Concepts: Look Who's Talking, Input, Present, First-person narrative, Linguistics, Natural environment, Speech repetition, Language


In the mature human brain, the arcuate fasciculus mediates verbal working memory, word learning, and sublexical speech repetition. However, its contribution to early language acquisition remains unclear. In this work, we aimed to evaluate the role of the direct segments of the arcuate fasciculi in the early acquisition of linguistic function. We imaged a cohort of 43 preterm born infants (median age at birth of 30 gestational weeks; median age at scan of 42 postmenstrual weeks) using high b value high-angular resolution diffusion-weighted neuroimaging and assessed their linguistic performance at 2 years of age. Using constrained spherical deconvolution tractography, we virtually dissected the arcuate fasciculi and measured fractional anisotropy (FA) as a metric of white matter development. We found that term equivalent FA of the left and right arcuate fasciculi was significantly associated with individual differences in linguistic and cognitive abilities in early childhood, independent of the degree of prematurity. These findings suggest that differences in arcuate fasciculi microstructure at the time of normal birth have a significant impact on language development and modulate the first stages of language learning. Hum Brain Mapp, 2017. © 2017 Wiley Periodicals, Inc.

Concepts: Noam Chomsky, Universal grammar, Language development, Speech repetition, Psychology, Language, Language acquisition, Linguistics


Infants' exposure to human speech within the first year promotes more than speech processing and language acquisition: new developmental evidence suggests that listening to speech shapes infants' fundamental cognitive and social capacities. Speech streamlines infants' learning, promotes the formation of object categories, signals communicative partners, highlights information in social interactions, and offers insight into the minds of others. These results, which challenge the claim that for infants, speech offers no special cognitive advantages, suggest a new synthesis. Far earlier than researchers had imagined, an intimate and powerful connection between human speech and cognition guides infant development, advancing infants' acquisition of fundamental psychological processes.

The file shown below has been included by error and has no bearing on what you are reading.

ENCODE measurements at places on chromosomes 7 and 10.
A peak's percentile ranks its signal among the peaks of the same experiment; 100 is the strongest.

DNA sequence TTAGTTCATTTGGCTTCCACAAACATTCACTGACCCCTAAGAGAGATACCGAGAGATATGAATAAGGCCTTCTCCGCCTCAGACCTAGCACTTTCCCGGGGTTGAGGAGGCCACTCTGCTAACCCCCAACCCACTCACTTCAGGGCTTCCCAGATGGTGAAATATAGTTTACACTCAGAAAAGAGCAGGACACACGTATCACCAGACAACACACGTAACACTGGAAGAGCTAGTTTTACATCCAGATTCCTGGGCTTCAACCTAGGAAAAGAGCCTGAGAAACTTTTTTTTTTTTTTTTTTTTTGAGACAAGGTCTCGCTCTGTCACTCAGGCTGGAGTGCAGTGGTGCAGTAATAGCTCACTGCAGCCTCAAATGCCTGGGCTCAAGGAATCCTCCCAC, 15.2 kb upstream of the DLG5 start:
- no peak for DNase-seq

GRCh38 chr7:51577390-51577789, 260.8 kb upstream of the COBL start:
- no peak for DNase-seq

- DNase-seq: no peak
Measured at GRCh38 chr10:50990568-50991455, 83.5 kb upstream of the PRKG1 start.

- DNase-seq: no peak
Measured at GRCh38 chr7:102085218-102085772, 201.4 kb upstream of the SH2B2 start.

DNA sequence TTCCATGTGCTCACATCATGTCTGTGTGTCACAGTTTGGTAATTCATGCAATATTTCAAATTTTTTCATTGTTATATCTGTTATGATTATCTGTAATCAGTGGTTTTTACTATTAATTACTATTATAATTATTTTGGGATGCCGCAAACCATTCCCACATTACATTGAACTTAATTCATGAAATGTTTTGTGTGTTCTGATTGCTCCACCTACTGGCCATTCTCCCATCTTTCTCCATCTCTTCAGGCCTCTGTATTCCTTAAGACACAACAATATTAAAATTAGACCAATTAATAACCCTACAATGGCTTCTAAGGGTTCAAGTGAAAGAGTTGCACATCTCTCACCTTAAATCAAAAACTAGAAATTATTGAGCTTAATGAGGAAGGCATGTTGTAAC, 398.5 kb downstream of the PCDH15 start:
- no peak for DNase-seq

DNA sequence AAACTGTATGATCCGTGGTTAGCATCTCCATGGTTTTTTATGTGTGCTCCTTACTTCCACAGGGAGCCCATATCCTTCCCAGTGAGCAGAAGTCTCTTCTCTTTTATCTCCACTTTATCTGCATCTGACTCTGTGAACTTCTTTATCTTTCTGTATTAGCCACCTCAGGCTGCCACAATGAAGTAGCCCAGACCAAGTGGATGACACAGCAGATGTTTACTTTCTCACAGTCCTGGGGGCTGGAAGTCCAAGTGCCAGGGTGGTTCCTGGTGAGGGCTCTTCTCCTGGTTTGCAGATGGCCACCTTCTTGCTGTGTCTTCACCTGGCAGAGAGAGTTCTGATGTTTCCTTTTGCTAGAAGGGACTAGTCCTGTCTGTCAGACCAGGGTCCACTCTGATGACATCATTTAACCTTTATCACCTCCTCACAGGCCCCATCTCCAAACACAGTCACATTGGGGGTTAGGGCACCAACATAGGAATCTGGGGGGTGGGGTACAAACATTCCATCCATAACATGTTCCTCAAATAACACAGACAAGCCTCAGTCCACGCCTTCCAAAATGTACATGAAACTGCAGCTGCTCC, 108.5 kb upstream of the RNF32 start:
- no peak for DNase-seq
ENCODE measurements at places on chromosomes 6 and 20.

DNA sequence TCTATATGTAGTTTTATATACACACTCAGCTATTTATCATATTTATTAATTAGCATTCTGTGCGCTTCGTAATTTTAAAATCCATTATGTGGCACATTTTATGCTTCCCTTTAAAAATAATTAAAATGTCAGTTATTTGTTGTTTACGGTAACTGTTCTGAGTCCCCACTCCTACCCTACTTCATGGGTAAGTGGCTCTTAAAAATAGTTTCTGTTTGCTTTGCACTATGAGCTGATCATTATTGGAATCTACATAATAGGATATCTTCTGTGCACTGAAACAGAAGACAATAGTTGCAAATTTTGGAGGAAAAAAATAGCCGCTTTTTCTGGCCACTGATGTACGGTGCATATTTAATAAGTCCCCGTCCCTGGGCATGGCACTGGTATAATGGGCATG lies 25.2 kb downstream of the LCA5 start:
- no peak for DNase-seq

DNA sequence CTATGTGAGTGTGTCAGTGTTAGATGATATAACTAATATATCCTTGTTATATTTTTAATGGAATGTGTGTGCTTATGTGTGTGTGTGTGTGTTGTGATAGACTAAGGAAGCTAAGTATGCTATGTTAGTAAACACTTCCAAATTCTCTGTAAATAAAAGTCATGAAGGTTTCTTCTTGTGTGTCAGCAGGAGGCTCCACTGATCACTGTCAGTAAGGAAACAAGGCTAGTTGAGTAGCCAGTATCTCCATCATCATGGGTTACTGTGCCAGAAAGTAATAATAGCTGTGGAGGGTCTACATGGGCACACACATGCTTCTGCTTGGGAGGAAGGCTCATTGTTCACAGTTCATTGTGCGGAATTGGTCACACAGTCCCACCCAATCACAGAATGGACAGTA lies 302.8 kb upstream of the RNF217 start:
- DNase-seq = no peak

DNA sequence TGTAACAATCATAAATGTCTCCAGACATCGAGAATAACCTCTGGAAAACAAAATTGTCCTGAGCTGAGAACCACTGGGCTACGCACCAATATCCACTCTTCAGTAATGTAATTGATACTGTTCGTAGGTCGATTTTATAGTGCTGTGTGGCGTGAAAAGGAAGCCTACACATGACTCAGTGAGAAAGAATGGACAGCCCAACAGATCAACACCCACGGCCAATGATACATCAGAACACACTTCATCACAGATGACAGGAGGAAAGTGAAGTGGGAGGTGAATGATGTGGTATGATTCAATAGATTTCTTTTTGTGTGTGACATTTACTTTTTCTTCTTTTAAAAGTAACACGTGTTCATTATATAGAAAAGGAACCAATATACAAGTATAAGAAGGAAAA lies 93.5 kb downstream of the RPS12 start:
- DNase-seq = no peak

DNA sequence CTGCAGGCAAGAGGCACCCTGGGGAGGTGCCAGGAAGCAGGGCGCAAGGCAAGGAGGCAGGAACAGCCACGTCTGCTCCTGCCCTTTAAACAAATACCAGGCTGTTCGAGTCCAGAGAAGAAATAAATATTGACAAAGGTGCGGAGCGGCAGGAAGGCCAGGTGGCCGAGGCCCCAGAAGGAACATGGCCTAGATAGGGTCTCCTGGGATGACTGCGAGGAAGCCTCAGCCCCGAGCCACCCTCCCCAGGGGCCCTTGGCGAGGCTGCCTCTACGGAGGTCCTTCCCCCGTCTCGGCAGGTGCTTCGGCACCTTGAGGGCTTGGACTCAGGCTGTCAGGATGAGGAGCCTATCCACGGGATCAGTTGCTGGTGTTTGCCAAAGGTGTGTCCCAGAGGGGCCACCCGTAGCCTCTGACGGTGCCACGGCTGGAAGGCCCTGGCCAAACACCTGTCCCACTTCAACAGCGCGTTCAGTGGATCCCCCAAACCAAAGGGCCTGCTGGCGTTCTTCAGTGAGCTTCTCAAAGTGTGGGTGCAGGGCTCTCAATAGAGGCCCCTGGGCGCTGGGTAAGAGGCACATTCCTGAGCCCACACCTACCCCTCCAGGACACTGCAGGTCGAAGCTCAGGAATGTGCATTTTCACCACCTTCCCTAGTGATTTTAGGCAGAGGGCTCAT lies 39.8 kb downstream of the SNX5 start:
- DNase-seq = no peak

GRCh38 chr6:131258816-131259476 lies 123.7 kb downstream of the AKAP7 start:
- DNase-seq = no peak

Concepts: Child development, Speech repetition, Language, Mind, Thought, Developmental psychology, Cognition, Psychology


OBJECTIVE:To examine the prevalence and predictors of language attainment in children with autism spectrum disorder (ASD) and severe language delay. We hypothesized greater autism symptomatology and lower intelligence among children who do not attain phrase/fluent speech, with nonverbal intelligence and social engagement emerging as the strongest predictors of outcome.METHODS:Data used for the current study were from 535 children with ASD who were at least 8 years of age (mean = 11.6 years, SD = 2.73 years) and who did not acquire phrase speech before age 4. Logistic and Cox proportionate hazards regression analyses examined predictors of phrase and fluent speech attainment and age at acquisition, respectively.RESULTS:A total of 372 children (70%) attained phrase speech and 253 children (47%) attained fluent speech at or after age 4. No demographic or child psychiatric characteristics were associated with phrase speech attainment after age 4, whereas slightly older age and increased internalizing symptoms were associated with fluent speech. In the multivariate analyses, higher nonverbal IQ and less social impairment were both independently associated with the acquisition of phrase and fluent speech, as well as earlier age at acquisition. Stereotyped behavior/repetitive interests and sensory interests were not associated with delayed speech acquisition.CONCLUSIONS:This study highlights that many severely language-delayed children in the present sample attained phrase or fluent speech at or after age 4 years. These data also implicate the importance of evaluating and considering nonverbal skills, both cognitive and social, when developing interventions and setting goals for language development.